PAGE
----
Jesus bid the Samaritan leper to rise and journey on his way – “your faith has saved you.” He also bids you to rise, since you have already been resurrected by Baptism into Christ’s death. He bids you to journey with Him to the cross, just as He bids you to come into His Church, where “He daily and richly forgives all [your] sins and the sins of all believers.”

As healed and forgiven children of God, we sing: “Bless the Lord, O my soul, and forget not all His benefits!” (Ps. 103:2) As we eat and drink the daily bread that Jesus, the Bread of Life (Jn. 6:35) gives to us, we acknowledge His benefits before every meal: “The eyes of all look to you, and you give them their food in due season. You open your hand; you satisfy the desire of every living thing.” (Ps. 145:15-16) At the end of each meal, we remember the steadfast love and blessings that we receive from God’s hand: “O give thanks to the Lord, for he is good; for his steadfast love endures forever!” (Ps. 118:1, 136:1)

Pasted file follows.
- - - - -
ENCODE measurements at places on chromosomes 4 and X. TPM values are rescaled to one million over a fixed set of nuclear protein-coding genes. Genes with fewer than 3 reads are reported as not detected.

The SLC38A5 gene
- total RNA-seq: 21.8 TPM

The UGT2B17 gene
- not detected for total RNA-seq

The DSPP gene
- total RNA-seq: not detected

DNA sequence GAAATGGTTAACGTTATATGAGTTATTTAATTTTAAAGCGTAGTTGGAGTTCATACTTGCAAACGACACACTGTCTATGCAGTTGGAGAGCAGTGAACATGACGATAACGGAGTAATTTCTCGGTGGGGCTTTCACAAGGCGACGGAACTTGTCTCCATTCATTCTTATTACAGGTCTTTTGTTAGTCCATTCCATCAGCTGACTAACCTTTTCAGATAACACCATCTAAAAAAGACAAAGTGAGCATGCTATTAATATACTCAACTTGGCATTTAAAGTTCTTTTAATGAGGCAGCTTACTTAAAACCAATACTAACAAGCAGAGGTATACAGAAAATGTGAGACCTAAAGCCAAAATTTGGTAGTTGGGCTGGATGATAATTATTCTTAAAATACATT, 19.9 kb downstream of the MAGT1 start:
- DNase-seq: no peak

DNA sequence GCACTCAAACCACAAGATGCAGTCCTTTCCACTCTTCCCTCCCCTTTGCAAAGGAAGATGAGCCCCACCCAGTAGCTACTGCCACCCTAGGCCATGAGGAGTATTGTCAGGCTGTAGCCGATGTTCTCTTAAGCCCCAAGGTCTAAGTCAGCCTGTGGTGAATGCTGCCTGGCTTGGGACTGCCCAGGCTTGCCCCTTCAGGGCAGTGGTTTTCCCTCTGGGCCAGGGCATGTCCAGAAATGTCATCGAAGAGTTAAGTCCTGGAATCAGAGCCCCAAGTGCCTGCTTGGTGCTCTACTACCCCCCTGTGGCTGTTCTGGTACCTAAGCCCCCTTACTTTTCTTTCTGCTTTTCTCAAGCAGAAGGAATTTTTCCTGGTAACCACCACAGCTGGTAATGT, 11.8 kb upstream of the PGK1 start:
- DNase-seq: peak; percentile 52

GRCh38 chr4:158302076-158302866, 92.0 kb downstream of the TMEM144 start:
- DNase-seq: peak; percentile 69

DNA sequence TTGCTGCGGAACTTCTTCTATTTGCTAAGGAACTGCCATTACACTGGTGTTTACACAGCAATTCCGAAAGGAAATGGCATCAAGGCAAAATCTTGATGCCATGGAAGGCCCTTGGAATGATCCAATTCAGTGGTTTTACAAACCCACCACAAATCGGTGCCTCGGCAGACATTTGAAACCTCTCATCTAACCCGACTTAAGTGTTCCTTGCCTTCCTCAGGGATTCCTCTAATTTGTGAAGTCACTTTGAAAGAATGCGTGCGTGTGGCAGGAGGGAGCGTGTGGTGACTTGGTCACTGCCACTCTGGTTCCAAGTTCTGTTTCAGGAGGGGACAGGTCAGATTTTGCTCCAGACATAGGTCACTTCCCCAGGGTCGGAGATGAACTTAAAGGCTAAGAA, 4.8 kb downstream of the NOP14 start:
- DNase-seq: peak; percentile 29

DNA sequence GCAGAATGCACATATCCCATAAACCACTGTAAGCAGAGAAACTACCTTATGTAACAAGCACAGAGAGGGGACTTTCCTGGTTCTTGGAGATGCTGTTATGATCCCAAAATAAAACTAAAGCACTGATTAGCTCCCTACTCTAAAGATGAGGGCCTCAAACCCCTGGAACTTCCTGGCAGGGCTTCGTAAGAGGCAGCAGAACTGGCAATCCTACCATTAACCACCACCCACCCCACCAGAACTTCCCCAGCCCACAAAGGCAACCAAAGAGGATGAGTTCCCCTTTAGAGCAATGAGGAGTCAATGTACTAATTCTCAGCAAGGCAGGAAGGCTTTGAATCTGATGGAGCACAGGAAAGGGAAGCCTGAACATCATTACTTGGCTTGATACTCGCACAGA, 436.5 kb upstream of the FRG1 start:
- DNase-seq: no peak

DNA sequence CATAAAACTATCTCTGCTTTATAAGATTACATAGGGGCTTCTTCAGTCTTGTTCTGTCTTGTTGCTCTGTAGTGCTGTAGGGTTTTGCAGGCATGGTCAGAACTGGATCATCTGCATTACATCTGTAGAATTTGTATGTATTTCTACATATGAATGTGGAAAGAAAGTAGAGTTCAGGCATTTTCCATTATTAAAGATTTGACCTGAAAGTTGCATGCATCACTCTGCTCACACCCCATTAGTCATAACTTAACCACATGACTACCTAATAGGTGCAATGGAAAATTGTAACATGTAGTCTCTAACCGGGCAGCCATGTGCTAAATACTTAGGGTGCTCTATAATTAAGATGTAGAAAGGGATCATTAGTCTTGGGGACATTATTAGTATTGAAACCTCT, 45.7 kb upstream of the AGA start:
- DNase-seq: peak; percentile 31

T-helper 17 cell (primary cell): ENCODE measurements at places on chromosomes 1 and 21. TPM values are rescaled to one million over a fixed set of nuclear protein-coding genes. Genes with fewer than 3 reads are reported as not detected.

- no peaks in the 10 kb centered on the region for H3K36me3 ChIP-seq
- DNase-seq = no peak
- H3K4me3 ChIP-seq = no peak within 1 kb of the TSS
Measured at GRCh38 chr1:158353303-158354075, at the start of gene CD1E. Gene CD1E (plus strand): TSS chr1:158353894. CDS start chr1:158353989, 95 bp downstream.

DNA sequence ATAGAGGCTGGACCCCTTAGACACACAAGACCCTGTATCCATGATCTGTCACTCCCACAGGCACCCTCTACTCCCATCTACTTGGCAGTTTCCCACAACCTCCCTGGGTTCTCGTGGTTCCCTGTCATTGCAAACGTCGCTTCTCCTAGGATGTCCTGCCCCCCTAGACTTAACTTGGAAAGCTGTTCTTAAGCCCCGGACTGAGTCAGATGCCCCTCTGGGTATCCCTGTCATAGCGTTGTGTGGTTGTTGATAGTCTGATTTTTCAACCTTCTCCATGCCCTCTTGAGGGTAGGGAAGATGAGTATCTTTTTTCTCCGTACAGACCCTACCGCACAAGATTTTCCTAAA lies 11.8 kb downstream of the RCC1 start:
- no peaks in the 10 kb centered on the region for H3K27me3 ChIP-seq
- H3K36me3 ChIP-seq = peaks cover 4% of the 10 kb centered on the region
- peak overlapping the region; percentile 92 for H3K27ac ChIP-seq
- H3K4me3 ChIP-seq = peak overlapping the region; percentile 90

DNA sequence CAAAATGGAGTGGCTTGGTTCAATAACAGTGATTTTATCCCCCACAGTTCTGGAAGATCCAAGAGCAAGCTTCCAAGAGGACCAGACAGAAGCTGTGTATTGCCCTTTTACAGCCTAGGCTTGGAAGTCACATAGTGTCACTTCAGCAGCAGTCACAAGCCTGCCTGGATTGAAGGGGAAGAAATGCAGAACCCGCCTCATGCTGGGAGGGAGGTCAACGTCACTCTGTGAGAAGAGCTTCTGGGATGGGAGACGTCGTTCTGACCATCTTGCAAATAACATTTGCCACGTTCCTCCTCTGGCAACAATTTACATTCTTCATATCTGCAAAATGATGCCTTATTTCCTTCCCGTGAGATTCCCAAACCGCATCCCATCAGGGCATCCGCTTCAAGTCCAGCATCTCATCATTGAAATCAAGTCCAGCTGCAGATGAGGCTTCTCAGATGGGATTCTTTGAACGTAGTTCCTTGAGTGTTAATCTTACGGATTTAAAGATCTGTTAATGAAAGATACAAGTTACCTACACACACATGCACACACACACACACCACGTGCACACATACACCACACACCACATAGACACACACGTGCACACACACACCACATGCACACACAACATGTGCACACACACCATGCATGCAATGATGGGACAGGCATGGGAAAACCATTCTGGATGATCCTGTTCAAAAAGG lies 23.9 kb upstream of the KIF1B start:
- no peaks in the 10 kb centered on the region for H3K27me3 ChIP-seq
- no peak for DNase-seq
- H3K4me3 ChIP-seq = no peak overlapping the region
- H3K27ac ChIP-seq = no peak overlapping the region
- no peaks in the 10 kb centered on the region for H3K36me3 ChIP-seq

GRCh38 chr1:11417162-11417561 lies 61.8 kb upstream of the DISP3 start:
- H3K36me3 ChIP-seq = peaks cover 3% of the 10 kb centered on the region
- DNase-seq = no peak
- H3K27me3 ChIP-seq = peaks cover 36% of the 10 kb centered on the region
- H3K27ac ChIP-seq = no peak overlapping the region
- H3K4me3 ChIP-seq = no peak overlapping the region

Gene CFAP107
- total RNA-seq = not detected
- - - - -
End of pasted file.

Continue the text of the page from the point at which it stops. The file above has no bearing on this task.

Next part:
Each day is a blessing from God and a fresh opportunity to praise His name (Ps. 145:2). By prayer and reading God’s Word, we respond to the everlasting kindness of our Lord. Paul urges “that supplications, prayers, intercessions, and thanksgivings be made for all people.” (1 Tim. 2:1) By returning to the Lord a portion of our blessings, we help the poor and needy in our midst, just as God has so graciously helped us till now (1 Sam. 7:12).

The Lord is faithful. He will establish you and guard you against the evil one.” (2 Thess. 3:3) He will continue to provide you with all good things: your food, drink, clothing, and healing of body and soul (Mt. 6:25-33). He has delivered us from sickness and death and given us healing and new life. “For all this it is [our] duty to thank and praise, serve and obey Him. This is most certainly true.” Amen.

And the Lord, who began a good work in you, will bring it to completion in the day of Jesus Christ. Amen.


Luther Memorial Chapel & University Student Center | 3833 N Maryland Ave | Shorewood, WI  53211
(414) 332-5732 |lmcusc@lmcusc.org

Divine Service: Sundays - 9:00a Mondays - 7:00p Bible Study & Sunday School: Sundays - 10:45a